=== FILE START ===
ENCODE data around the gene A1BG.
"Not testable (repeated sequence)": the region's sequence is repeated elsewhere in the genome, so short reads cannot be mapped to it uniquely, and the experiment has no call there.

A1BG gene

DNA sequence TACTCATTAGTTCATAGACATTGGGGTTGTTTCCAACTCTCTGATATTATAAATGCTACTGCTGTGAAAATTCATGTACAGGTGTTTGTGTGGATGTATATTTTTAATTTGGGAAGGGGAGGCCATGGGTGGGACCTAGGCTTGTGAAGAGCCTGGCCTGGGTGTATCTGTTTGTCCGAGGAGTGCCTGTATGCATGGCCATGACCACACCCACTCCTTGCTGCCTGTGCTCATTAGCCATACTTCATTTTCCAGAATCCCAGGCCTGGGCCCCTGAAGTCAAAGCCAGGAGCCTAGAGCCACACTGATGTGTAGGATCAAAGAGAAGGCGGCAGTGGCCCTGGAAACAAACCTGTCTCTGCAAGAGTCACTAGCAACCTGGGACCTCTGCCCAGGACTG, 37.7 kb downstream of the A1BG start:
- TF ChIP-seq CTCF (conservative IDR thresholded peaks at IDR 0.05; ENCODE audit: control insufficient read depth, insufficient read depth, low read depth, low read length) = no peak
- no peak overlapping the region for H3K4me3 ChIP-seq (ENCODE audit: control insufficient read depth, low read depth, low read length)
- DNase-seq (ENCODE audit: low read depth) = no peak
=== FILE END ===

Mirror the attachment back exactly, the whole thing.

ENCODE data around the gene A1BG.
"Not testable (repeated sequence)": the region's sequence is repeated elsewhere in the genome, so short reads cannot be mapped to it uniquely, and the experiment has no call there.

A1BG gene

DNA sequence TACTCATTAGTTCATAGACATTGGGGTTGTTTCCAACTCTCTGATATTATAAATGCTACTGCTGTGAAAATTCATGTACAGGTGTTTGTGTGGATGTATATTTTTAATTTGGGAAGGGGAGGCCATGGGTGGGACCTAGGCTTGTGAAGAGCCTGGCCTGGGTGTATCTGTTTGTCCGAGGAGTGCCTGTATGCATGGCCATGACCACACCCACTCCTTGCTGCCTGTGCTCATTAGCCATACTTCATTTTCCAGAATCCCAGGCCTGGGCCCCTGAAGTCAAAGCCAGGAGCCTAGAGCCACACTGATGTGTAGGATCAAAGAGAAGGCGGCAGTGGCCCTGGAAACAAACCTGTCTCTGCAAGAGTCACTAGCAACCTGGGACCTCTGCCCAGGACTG, 37.7 kb downstream of the A1BG start:
- TF ChIP-seq CTCF (conservative IDR thresholded peaks at IDR 0.05; ENCODE audit: control insufficient read depth, insufficient read depth, low read depth, low read length) = no peak
- no peak overlapping the region for H3K4me3 ChIP-seq (ENCODE audit: control insufficient read depth, low read depth, low read length)
- DNase-seq (ENCODE audit: low read depth) = no peak